In Harper Lee's To Kill a Mockingbird, how does Lee show that children learn important lessons about life through the examples of others? Please provide specific examples.

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booboosmoosh | High School Teacher | (Level 3) Educator Emeritus

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In Harper Lee's To Kill a Mockingbird, Lee shows that children learn important lessons through observing the lives of others. In every situation the children confront, Lee uses it as an "educational moment."

One example is what the children (but especially Jem) learn in the company of Mrs. Dubose. Atticus has taken Tom Robinson on as his client, and Atticus and his children receive a lot of criticism. One is Mrs. Dubose, a nasty bigot who picks on the kids. Scolding the children as they pass one day, and she verbally attacks Atticus. Jem is trying to get away until Mrs. Dubose takes a parting shot:

"Come on, Scout," he whispered. "Don't pay any attention to her, just hold your head high and be a gentleman."

But Mrs. Dubose held us: "Not only a Finch waiting on tables but one in the courthouse lawing for n***ers!"

Jem comes back and cuts the heads off of all Mrs. Dubose's flowers. Jem is punished. He has to read to Mrs. Dubose after school everyday. Soon after he finishes, news arrives that Mrs. Dubose has died. Atticus explains that during Jem's time there, Mrs. Dubose was fighting a morphine addiction. Atticus says:

"You know, she was a great lady."

"A lady?" Jem raised his head..."After all those things she said about you, a lady?"

"She was. She had her own views about things, a lot different from mine, maybe...son, I told you that if you hadn't lost your head I'd have made you go read to her. I wanted you to see something about her—I wanted you to see what real courage is, instead of getting the idea that courage is a man with a gun in his hand. It's when you're licked before you begin but you begin anyway and you see it through no matter what. You rarely win, but sometimes you do. Mrs. Dubose won, all ninety-eight pounds of her. According to her views, she died beholden to nothing and nobody. She was the bravest person I ever knew."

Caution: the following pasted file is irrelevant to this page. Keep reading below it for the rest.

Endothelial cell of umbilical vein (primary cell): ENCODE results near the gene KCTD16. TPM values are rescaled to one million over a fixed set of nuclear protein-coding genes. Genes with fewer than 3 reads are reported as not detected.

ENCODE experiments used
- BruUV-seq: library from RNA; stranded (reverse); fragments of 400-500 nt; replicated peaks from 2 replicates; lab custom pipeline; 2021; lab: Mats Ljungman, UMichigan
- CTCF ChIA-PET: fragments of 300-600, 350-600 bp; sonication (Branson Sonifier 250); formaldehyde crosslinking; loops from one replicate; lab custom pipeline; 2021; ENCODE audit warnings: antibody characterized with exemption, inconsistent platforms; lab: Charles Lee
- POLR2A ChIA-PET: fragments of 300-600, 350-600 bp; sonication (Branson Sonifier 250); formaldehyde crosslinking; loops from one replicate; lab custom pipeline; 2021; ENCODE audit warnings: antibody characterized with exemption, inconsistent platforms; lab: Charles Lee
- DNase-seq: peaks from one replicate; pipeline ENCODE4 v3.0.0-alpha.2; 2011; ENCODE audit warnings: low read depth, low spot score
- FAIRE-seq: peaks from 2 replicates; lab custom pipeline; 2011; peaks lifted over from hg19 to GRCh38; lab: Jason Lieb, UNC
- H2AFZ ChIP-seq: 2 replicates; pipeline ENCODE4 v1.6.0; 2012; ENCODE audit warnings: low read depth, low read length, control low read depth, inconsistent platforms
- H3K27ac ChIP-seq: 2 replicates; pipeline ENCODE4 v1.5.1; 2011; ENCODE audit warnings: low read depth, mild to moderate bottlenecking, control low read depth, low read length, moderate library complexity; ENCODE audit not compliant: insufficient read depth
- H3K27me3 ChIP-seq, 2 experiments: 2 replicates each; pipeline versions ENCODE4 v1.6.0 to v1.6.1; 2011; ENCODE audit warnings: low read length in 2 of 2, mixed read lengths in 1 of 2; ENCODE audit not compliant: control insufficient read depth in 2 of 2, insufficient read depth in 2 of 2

Jem is given an example of true courage in the example of Mrs. Dubose's fighting spirit.

Another lesson comes from Dolphus Raymond. While it may seem that he is weak because he refuses to defiantly live openly with a black woman, pretending instead that he is a drunkard (when all he drinks out of his bag is Coke), there are important lessons here: one cannot judge a book by its cover. We also see how hard it is for the children, especially Dill, to face the hatred in the courtroom. And the children find comfort in Dolphus' recognition of the painfulness of such hatred in the world—something they did not know.

The greatest lessons the children learn are from Atticus. He is committed to setting a good and honest example for his children, which is why he doesn't want Jem protected just because he is Atticus' son, if Jem harmed Bob Ewell.

We see it in how Atticus faces Ewells' hatred after Tom's trial is finished. On the street one day, Ewell spits in Atticus' face. Atticus acts in the way he wants his children to act—calmly, without ignorance or hatred:

"I wish Bob Ewell wouldn't chew tobacco," was all Atticus said about it.

Stephanie Crawford relates that Ewell also cursed at him and threatened to kill him. When Ewell asks Atticus if he's too proud to fight, Atticus (wiping is face) simply responds:

"No, too old," put his hands in his pockets and strolled on.

He did not raise his voice or get angry—he strolled away. 

The children grow up a great deal during the novel, and the greatest life lessons they learn are from some of the best (and worst) members of the Maycomb community.


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